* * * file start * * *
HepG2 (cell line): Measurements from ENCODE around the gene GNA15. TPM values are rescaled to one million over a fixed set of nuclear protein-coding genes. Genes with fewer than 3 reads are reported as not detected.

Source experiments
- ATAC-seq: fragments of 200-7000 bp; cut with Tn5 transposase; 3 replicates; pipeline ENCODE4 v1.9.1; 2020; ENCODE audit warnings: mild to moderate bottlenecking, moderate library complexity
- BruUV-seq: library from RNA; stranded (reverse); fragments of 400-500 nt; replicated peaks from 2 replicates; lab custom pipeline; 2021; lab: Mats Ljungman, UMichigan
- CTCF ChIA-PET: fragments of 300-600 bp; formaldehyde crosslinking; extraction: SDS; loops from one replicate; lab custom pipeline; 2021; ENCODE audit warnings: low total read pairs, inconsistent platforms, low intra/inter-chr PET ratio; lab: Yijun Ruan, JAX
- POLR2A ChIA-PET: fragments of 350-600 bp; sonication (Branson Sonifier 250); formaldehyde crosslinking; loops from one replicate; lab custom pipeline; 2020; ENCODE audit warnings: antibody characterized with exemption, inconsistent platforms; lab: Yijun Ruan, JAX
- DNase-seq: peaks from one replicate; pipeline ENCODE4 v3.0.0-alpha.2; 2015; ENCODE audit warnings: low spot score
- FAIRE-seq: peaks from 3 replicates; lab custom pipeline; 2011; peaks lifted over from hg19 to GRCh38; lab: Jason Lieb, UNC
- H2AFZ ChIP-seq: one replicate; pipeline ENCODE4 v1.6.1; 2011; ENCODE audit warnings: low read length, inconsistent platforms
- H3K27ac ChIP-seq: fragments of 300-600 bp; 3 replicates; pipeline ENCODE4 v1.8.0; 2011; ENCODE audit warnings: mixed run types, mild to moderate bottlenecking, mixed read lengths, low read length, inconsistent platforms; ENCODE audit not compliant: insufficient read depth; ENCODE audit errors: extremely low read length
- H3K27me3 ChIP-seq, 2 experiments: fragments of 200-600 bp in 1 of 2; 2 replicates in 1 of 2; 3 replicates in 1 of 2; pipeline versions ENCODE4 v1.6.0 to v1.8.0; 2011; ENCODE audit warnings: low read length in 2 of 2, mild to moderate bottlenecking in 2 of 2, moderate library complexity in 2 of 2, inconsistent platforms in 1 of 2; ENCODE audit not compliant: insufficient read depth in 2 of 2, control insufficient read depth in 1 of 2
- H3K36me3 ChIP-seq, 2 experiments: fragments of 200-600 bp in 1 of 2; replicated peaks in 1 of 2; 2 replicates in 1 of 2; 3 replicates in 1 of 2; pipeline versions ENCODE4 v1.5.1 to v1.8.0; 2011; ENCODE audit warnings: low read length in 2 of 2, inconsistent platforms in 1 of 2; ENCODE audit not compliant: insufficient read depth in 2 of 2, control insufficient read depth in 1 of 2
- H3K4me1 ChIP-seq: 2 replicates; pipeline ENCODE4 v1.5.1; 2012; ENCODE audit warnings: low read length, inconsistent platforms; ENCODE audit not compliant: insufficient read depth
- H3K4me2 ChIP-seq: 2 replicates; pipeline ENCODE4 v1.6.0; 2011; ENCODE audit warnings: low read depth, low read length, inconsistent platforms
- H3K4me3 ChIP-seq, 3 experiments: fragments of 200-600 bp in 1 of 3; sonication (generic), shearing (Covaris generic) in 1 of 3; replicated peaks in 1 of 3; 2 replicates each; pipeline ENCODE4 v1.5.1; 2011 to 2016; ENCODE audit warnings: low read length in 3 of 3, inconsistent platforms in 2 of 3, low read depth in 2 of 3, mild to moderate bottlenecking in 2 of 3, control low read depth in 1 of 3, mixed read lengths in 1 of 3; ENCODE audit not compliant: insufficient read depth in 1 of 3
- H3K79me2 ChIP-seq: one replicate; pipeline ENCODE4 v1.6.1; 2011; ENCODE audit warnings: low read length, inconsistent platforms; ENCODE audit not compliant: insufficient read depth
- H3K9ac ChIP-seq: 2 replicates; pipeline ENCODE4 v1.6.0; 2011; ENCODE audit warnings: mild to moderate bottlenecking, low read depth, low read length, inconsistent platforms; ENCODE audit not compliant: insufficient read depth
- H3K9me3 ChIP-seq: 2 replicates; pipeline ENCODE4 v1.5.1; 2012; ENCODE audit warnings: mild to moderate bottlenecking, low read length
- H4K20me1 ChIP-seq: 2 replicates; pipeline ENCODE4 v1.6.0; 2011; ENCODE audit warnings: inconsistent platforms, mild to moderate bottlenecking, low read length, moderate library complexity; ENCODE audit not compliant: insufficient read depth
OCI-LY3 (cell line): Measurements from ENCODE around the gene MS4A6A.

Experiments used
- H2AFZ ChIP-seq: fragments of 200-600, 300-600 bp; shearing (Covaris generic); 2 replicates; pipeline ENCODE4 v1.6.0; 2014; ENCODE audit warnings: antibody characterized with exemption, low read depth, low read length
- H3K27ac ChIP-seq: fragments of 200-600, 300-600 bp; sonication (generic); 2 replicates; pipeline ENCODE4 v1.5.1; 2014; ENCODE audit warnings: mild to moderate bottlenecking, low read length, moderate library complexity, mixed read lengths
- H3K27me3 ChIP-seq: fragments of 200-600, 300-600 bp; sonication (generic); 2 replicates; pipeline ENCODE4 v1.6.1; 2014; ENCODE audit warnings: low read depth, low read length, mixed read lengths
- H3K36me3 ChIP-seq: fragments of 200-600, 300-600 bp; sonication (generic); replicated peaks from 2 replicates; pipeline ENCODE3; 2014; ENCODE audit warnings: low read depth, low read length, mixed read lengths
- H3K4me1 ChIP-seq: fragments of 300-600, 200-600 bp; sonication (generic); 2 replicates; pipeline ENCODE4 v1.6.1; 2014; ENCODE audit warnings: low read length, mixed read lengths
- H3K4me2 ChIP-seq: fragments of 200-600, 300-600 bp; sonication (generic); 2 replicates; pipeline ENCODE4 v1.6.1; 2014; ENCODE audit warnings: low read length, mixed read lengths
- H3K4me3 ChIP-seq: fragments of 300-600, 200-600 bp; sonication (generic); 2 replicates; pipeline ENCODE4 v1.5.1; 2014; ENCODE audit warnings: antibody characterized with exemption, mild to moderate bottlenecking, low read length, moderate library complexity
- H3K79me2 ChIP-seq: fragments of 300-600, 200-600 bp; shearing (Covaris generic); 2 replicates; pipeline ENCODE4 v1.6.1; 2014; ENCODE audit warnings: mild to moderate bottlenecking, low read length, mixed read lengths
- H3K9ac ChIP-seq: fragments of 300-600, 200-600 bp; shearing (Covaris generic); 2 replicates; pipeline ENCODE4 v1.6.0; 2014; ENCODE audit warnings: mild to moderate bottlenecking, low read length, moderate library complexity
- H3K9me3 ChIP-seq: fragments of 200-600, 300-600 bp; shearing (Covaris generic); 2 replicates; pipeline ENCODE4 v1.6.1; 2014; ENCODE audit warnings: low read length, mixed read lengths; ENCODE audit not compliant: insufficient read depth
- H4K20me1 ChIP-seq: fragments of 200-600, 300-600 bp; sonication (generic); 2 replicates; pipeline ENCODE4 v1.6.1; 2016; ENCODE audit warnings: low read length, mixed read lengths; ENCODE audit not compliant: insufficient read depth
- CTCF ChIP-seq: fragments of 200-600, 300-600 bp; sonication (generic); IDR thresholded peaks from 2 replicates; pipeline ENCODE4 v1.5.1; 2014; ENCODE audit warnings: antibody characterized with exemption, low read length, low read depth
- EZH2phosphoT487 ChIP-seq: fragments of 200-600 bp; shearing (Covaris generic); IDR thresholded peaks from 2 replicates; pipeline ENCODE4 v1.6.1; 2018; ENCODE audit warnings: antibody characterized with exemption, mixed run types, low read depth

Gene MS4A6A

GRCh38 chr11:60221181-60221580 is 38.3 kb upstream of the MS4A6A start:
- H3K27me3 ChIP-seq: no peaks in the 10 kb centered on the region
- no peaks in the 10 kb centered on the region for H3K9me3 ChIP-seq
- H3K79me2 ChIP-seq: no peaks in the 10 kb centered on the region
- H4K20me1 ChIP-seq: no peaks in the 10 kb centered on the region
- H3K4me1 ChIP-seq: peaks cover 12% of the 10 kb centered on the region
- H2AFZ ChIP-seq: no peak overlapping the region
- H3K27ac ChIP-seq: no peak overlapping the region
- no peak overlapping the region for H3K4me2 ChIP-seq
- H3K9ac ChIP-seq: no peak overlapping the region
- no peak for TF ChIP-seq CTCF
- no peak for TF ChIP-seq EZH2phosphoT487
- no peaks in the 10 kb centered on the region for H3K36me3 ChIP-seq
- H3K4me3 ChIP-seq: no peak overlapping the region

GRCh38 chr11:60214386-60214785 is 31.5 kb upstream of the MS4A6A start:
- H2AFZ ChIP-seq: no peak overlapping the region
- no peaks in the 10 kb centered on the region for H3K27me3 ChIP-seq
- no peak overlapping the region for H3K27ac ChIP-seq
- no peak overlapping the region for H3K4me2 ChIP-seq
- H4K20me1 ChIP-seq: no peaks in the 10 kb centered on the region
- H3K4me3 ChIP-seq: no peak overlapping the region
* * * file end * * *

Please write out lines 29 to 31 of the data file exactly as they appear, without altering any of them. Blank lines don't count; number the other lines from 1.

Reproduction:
- H3K79me2 ChIP-seq: fragments of 300-600, 200-600 bp; shearing (Covaris generic); 2 replicates; pipeline ENCODE4 v1.6.1; 2014; ENCODE audit warnings: mild to moderate bottlenecking, low read length, mixed read lengths
- H3K9ac ChIP-seq: fragments of 300-600, 200-600 bp; shearing (Covaris generic); 2 replicates; pipeline ENCODE4 v1.6.0; 2014; ENCODE audit warnings: mild to moderate bottlenecking, low read length, moderate library complexity
- H3K9me3 ChIP-seq: fragments of 200-600, 300-600 bp; shearing (Covaris generic); 2 replicates; pipeline ENCODE4 v1.6.1; 2014; ENCODE audit warnings: low read length, mixed read lengths; ENCODE audit not compliant: insufficient read depth